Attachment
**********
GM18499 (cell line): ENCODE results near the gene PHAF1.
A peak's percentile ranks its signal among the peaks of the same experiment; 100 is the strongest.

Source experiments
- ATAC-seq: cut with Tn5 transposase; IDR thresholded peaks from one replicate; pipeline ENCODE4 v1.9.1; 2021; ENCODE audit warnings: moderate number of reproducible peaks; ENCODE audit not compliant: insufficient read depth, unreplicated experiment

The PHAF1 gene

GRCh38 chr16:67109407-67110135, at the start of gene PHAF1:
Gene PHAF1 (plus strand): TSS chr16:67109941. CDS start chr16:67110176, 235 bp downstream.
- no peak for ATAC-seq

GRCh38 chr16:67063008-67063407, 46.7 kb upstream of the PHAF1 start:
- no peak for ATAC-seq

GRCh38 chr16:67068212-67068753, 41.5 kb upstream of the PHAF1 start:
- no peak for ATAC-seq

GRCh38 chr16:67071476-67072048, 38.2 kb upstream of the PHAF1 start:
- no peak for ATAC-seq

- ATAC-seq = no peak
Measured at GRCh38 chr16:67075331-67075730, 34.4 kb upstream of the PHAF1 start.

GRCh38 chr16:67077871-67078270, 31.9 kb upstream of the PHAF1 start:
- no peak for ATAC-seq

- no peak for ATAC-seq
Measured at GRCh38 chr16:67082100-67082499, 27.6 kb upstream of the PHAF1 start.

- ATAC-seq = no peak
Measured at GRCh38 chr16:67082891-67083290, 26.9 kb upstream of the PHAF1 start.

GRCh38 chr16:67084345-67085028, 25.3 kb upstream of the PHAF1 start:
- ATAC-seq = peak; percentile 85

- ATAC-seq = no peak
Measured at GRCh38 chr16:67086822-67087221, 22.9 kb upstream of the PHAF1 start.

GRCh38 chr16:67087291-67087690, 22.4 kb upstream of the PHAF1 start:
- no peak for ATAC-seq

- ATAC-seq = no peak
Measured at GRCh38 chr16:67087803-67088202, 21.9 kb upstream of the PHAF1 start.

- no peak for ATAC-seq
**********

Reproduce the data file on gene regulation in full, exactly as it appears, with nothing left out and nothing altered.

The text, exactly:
GM18499 (cell line): ENCODE results near the gene PHAF1.
A peak's percentile ranks its signal among the peaks of the same experiment; 100 is the strongest.

Source experiments
- ATAC-seq: cut with Tn5 transposase; IDR thresholded peaks from one replicate; pipeline ENCODE4 v1.9.1; 2021; ENCODE audit warnings: moderate number of reproducible peaks; ENCODE audit not compliant: insufficient read depth, unreplicated experiment

The PHAF1 gene

GRCh38 chr16:67109407-67110135, at the start of gene PHAF1:
Gene PHAF1 (plus strand): TSS chr16:67109941. CDS start chr16:67110176, 235 bp downstream.
- no peak for ATAC-seq

GRCh38 chr16:67063008-67063407, 46.7 kb upstream of the PHAF1 start:
- no peak for ATAC-seq

GRCh38 chr16:67068212-67068753, 41.5 kb upstream of the PHAF1 start:
- no peak for ATAC-seq

GRCh38 chr16:67071476-67072048, 38.2 kb upstream of the PHAF1 start:
- no peak for ATAC-seq

- ATAC-seq = no peak
Measured at GRCh38 chr16:67075331-67075730, 34.4 kb upstream of the PHAF1 start.

GRCh38 chr16:67077871-67078270, 31.9 kb upstream of the PHAF1 start:
- no peak for ATAC-seq

- no peak for ATAC-seq
Measured at GRCh38 chr16:67082100-67082499, 27.6 kb upstream of the PHAF1 start.

- ATAC-seq = no peak
Measured at GRCh38 chr16:67082891-67083290, 26.9 kb upstream of the PHAF1 start.

GRCh38 chr16:67084345-67085028, 25.3 kb upstream of the PHAF1 start:
- ATAC-seq = peak; percentile 85

- ATAC-seq = no peak
Measured at GRCh38 chr16:67086822-67087221, 22.9 kb upstream of the PHAF1 start.

GRCh38 chr16:67087291-67087690, 22.4 kb upstream of the PHAF1 start:
- no peak for ATAC-seq

- ATAC-seq = no peak
Measured at GRCh38 chr16:67087803-67088202, 21.9 kb upstream of the PHAF1 start.

- no peak for ATAC-seq